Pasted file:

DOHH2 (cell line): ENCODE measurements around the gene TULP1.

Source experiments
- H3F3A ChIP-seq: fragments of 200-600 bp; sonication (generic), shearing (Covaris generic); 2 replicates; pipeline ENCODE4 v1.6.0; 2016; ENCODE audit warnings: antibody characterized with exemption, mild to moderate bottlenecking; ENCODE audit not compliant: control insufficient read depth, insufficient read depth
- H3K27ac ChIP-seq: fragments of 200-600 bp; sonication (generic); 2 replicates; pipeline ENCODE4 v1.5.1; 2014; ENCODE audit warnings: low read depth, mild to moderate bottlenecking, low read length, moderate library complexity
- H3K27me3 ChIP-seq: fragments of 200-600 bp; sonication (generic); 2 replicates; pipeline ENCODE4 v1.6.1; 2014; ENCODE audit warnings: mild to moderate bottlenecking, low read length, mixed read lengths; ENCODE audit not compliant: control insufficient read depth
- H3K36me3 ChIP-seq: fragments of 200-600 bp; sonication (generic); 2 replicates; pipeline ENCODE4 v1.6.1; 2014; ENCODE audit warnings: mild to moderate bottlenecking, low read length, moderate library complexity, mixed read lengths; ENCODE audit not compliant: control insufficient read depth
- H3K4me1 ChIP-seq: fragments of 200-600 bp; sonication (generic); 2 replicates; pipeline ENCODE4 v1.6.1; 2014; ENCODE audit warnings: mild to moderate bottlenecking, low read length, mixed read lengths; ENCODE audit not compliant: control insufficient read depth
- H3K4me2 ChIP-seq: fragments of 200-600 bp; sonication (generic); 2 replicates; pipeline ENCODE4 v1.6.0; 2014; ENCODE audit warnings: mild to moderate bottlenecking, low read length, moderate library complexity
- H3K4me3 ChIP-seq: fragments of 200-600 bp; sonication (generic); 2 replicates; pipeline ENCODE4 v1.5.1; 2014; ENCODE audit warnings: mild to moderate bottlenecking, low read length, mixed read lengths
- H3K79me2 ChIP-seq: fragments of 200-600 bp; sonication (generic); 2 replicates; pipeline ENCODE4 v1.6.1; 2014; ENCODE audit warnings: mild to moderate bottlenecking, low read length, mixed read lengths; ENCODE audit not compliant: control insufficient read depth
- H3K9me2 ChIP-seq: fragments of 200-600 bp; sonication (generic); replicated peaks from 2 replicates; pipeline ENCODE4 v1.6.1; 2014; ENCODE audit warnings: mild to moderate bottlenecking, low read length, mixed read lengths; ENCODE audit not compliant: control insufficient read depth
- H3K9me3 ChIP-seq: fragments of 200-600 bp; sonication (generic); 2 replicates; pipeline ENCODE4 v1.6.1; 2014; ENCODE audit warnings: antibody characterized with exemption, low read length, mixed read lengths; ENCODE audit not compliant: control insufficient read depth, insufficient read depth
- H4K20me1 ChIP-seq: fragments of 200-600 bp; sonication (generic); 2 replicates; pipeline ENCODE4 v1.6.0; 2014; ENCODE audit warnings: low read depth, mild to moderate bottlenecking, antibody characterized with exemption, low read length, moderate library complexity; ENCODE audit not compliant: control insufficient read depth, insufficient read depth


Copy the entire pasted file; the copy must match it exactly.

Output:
DOHH2 (cell line): ENCODE measurements around the gene TULP1.

Source experiments
- H3F3A ChIP-seq: fragments of 200-600 bp; sonication (generic), shearing (Covaris generic); 2 replicates; pipeline ENCODE4 v1.6.0; 2016; ENCODE audit warnings: antibody characterized with exemption, mild to moderate bottlenecking; ENCODE audit not compliant: control insufficient read depth, insufficient read depth
- H3K27ac ChIP-seq: fragments of 200-600 bp; sonication (generic); 2 replicates; pipeline ENCODE4 v1.5.1; 2014; ENCODE audit warnings: low read depth, mild to moderate bottlenecking, low read length, moderate library complexity
- H3K27me3 ChIP-seq: fragments of 200-600 bp; sonication (generic); 2 replicates; pipeline ENCODE4 v1.6.1; 2014; ENCODE audit warnings: mild to moderate bottlenecking, low read length, mixed read lengths; ENCODE audit not compliant: control insufficient read depth
- H3K36me3 ChIP-seq: fragments of 200-600 bp; sonication (generic); 2 replicates; pipeline ENCODE4 v1.6.1; 2014; ENCODE audit warnings: mild to moderate bottlenecking, low read length, moderate library complexity, mixed read lengths; ENCODE audit not compliant: control insufficient read depth
- H3K4me1 ChIP-seq: fragments of 200-600 bp; sonication (generic); 2 replicates; pipeline ENCODE4 v1.6.1; 2014; ENCODE audit warnings: mild to moderate bottlenecking, low read length, mixed read lengths; ENCODE audit not compliant: control insufficient read depth
- H3K4me2 ChIP-seq: fragments of 200-600 bp; sonication (generic); 2 replicates; pipeline ENCODE4 v1.6.0; 2014; ENCODE audit warnings: mild to moderate bottlenecking, low read length, moderate library complexity
- H3K4me3 ChIP-seq: fragments of 200-600 bp; sonication (generic); 2 replicates; pipeline ENCODE4 v1.5.1; 2014; ENCODE audit warnings: mild to moderate bottlenecking, low read length, mixed read lengths
- H3K79me2 ChIP-seq: fragments of 200-600 bp; sonication (generic); 2 replicates; pipeline ENCODE4 v1.6.1; 2014; ENCODE audit warnings: mild to moderate bottlenecking, low read length, mixed read lengths; ENCODE audit not compliant: control insufficient read depth
- H3K9me2 ChIP-seq: fragments of 200-600 bp; sonication (generic); replicated peaks from 2 replicates; pipeline ENCODE4 v1.6.1; 2014; ENCODE audit warnings: mild to moderate bottlenecking, low read length, mixed read lengths; ENCODE audit not compliant: control insufficient read depth
- H3K9me3 ChIP-seq: fragments of 200-600 bp; sonication (generic); 2 replicates; pipeline ENCODE4 v1.6.1; 2014; ENCODE audit warnings: antibody characterized with exemption, low read length, mixed read lengths; ENCODE audit not compliant: control insufficient read depth, insufficient read depth
- H4K20me1 ChIP-seq: fragments of 200-600 bp; sonication (generic); 2 replicates; pipeline ENCODE4 v1.6.0; 2014; ENCODE audit warnings: low read depth, mild to moderate bottlenecking, antibody characterized with exemption, low read length, moderate library complexity; ENCODE audit not compliant: control insufficient read depth, insufficient read depth